I was speaking with a good friend of mine, who was reflecting optimistically on the possible positives to come out of the COVID crisis. The economic system may, thanks to 2020, become less fragile as we are collectively realizing that certain aspects of our system have become very vulnerable to breakage with serious attendant consequences. (Being more of a cynic, I should note that I don’t think this antifragility extends to financial market pricing, certainly at the moment.)
For example, he noted, most meat processing in our country is done by a very small number of processors, so when COVID forces a shutdown it can mean…no meat. Most of the saline bags, he told me, are made in Puerto Rico. Of course, we all now know that most of the active pharmaceutical ingredients (APIs) come from one country, China.
Years ago, we had this problem when OPEC controlled the vast majority of the world’s . This is less of a problem today, because the market worked on it: high prices created an incentive for innovation in the field of energy extraction. Now there are lots of sources of oil, although OPEC still controls a plurality of it. But the system is less fragile, for sure.
As an inflation guy, I am regularly intrigued by the ways that the world has become more fragile with respect to inflation over time, as the threat of inflation has receded into the misty depths of memory. Insurance companies, for example, have only a sketchy institutional memory (and generally only near the top of the organization where the old folks are) of how the inflation of the late ‘70s eviscerated their financial condition. In 2021, we find ourselves at a point in history where it has been nearly 30 years since we have seen a core CPI reading above 3%. And people will run around as if their hair is on fire when we get it again, even though from the perspective of 1985 that would have seemed a funny problem.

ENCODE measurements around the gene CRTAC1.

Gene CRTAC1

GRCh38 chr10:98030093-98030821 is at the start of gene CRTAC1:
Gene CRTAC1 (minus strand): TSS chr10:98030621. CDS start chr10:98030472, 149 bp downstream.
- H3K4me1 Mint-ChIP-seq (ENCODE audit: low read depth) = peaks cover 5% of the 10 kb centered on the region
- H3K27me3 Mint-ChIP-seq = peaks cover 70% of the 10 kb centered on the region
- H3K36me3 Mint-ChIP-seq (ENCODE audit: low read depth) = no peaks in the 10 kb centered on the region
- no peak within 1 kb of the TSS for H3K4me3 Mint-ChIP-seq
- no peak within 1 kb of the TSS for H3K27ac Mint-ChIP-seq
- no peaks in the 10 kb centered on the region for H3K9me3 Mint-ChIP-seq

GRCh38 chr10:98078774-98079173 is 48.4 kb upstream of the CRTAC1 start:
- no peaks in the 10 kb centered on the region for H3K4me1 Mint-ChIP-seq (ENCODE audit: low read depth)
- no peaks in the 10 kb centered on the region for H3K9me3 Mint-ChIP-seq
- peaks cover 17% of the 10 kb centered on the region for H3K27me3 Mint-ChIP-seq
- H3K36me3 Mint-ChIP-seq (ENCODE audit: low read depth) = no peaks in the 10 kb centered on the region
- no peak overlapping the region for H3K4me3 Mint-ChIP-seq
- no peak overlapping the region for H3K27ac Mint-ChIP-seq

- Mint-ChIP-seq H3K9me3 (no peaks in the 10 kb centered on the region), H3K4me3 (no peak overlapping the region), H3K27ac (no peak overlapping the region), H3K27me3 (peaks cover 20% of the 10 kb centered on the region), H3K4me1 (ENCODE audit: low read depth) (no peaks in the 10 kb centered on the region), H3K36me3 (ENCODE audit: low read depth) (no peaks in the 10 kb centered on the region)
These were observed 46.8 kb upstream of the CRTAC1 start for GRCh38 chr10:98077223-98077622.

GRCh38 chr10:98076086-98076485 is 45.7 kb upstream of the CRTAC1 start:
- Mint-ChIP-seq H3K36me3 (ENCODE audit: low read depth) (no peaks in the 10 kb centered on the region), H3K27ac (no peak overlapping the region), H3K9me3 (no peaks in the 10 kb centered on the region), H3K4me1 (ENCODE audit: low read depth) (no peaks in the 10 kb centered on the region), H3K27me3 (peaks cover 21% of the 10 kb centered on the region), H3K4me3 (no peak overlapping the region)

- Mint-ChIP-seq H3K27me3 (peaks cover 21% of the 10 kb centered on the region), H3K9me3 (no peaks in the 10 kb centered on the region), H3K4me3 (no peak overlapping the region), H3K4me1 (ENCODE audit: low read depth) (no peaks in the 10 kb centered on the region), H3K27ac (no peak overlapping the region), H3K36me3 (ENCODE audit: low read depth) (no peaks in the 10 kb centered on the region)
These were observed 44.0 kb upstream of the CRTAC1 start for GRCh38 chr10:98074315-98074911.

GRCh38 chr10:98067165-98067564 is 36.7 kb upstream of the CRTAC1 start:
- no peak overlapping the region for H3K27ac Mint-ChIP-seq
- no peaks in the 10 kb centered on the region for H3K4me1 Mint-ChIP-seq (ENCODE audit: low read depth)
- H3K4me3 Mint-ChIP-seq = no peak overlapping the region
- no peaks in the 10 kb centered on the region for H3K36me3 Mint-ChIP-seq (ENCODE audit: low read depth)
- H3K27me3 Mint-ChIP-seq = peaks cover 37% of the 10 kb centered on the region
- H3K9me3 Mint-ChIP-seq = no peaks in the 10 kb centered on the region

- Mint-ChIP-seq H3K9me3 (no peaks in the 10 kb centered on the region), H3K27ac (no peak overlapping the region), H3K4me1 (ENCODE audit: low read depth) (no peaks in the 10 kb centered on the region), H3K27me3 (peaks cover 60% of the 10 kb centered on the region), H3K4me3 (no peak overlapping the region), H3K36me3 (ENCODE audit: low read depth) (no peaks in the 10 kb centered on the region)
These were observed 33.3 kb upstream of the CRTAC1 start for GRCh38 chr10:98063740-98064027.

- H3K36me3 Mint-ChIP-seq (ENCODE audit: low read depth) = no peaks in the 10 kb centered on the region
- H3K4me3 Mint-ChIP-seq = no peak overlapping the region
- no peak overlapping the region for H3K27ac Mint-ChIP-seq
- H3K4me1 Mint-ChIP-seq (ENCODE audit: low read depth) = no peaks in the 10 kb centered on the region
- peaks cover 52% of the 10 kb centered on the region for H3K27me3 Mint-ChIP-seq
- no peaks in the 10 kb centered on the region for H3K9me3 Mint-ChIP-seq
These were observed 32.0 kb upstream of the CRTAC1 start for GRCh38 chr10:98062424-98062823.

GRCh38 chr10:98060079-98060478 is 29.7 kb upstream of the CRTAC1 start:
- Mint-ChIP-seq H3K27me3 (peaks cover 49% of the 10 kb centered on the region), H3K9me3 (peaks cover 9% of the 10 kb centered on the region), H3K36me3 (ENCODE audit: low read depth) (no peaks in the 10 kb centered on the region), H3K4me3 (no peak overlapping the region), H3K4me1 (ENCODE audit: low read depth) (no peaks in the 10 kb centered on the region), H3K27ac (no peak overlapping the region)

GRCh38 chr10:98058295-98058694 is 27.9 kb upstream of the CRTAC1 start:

But I’m actually not here to talk about inflation but rather another old habit that we’ve “evolved” away from in the C-suites of American industry, and that’s carrying inventory. Now, carrying an inventory balance is one way to reduce a firm’s exposure to inflation, so I’m not entirely ignoring the inflation angle here; the grander point though is that carrying inventory is insurance against lots of things. To name just a few:
- your supplier shutting down because of some disease or some authoritarian lockdown measure
- sudden increases in tariffs on raw goods, or embargos
- a sudden surge in demand for your finished goods because some other supplier was unable to provide
- transportation issues and bottlenecks slowing the receipt of raw goods, such as a shortage of containers at the ports or a closure of border traffic
- large but temporary spikes in the cost of freight, as a result of same
Inventory protects against a multitude of sources of volatility, that is. Of course, this protection comes at a cost, since inventory is a use of capital and capital costs money. Now, being an old option trader (and not merely a trader of old options) that says to me that holding inventory is very much like a financial option: a countable and defined cost, that is paid no matter what your inventory turns are, and an occasional highly significant and non-linear payoff at random times, when you need it.